Image credit: Nigeria Health Watch

While LLINs are effective in prevention of transmission of malaria in sub-Saharan Africa and there have been substantial efforts to promote its use among Nigerians, utilisation of the nets is still quite low. This could be because most Nigerians are still resistant to sleeping under a mosquito net.

IRS is a process where the walls, ceilings and other surfaces of a house are coated with long lasting insecticides to kill any mosquitoes that perch on the surface. It is considered very effective in interrupting transmission, but it is not commonly done in Nigeria. According to the 2015 Malaria Indicator Survey (MIS) conducted in 2015, only 1% of the population had IRS done in the last 12 months. This may be due to the high cost of conducting IRS campaigns, the increasing resistance of mosquitoes to insecticides, and inadequate vector mapping to guide implementation.

Larval Source Management is useful for the control of breeding sites only when they are few, fixed and findable, which might not be the case in most Nigerian communities. There has also been a low uptake of IPTp with only 19% of the population receiving 3 doses as of 2015, though this proportion may have increased since the last MIS.

There has been a significant improvement in malaria diagnosis and treatment at health facilities. Between 70–90% of fever cases reporting to health facilities are being tested for malaria, and the availability of Artemisinin Combination Therapy (ACT) in the country is up to 97%. There is, however, still a high incidence of over the counter treatment of the disease which undermines efforts to improve testing and diagnosis. This begs the question, should over the counter treatment of malaria be banned, as recommended by WHO? Is there sufficient public confidence in our available diagnostic and treatment services to ensure that people will access care at health facilities instead of buying over the counter antimalarial drugs for self-medication?

What can we do better in Nigeria?
In addition to stronger malaria surveillance, diagnostic and treatment services, Nigeria needs to improve its vector control programme if it is to progress more quickly towards malaria elimination. Vector control has been proven to successfully reduce or interrupt malaria transmission when coverage is high, and as seen in most countries or regions that have eliminated malaria, it is key to the prevention of re-introduction. To strengthen our vector control programme, we need to design and implement targeted behaviour change communication interventions to increase utilization of LLINs and invest more in IRS, vector surveillance and insecticide resistance monitoring. There is also an urgent need to address the overarching deficiencies in data collection and reporting; we need current data to inform the design, review, and implementation of malaria control policies by policy makers.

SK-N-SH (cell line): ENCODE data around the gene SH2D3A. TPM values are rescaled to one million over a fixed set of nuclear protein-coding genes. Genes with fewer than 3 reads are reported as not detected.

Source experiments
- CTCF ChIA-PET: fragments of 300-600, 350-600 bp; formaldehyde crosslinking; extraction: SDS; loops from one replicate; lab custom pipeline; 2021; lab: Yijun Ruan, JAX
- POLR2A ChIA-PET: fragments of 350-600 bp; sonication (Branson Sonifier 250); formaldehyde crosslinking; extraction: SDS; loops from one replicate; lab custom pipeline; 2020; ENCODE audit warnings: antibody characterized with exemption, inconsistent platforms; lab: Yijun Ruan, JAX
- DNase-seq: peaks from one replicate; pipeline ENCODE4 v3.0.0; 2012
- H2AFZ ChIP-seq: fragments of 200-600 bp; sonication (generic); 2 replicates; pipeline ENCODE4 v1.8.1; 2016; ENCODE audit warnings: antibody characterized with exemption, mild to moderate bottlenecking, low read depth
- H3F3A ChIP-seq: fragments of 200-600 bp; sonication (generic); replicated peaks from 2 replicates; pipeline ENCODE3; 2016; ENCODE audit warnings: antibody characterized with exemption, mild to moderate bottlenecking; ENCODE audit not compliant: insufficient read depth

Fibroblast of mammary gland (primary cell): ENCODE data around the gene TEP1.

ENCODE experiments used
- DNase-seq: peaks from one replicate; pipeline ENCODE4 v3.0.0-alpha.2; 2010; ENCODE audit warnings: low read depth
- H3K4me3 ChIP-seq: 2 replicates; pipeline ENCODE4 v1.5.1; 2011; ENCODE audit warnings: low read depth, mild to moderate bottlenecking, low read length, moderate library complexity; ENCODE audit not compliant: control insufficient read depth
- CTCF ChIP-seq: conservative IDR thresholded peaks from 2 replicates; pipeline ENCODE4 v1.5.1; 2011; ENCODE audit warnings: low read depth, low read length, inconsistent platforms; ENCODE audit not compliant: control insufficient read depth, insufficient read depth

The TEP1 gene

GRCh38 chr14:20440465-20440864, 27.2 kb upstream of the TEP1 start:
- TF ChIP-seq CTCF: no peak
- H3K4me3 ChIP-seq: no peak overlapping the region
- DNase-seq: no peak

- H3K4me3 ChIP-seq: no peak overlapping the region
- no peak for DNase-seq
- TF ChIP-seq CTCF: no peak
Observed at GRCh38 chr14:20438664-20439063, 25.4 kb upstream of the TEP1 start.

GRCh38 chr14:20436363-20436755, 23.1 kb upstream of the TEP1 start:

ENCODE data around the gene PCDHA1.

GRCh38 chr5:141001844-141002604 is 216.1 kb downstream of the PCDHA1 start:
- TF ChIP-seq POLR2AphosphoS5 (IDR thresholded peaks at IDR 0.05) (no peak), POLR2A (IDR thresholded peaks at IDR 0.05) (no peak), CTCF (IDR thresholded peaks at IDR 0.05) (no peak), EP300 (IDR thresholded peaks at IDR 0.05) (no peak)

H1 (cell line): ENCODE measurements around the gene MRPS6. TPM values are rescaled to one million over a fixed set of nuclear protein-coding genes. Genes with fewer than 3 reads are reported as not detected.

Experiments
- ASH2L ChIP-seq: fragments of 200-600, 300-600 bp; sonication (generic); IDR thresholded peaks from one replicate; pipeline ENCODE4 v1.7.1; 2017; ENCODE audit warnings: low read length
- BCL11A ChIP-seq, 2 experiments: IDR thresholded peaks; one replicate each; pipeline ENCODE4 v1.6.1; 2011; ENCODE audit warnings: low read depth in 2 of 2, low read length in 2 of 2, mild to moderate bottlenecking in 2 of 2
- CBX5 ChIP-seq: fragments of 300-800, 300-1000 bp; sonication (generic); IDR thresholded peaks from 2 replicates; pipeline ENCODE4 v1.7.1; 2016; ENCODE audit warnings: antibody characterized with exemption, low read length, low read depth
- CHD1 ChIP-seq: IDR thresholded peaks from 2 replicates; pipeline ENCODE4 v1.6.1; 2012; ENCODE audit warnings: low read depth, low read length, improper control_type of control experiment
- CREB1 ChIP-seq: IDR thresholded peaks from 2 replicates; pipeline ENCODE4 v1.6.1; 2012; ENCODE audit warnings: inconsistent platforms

Open defaecation and refuse dumping provide breeding sites for mosquitoes. Photo source: Nigeria Health Watch

Can improved WASH services strengthen malaria control?
Community-based interventions targeted at increasing knowledge and awareness of the importance of proper Water, Sanitation and Hygiene (WASH) services in reducing malaria transmission have been proven to be beneficial, particularly as part of larger WASH campaigns for prevention of childhood illnesses like diarrhoea. Simple recommendations, such as getting rid of mosquito breeding sites like old, discarded tyres, ensuring water storage containers are covered, maintaining a clean environment, and ensuring availability of potable water to reduce the need for water storage can add to mosquito control.

How can we advance more quickly towards Malaria elimination?
On this World Malaria Day 2021, let these recommendations serve as a call to action to all parties involved — the government, private sector, communities, and individuals. We have a long way to go to reach the zero malaria target.

4 replies on “Achieving Zero Malaria by 2030: What Nigeria must do to advance towards elimination”

Good read.
Ecology and infrastructure around human settlements in Nigeria are significant barriers to elimination.
Vaccination seems to required silver bullet.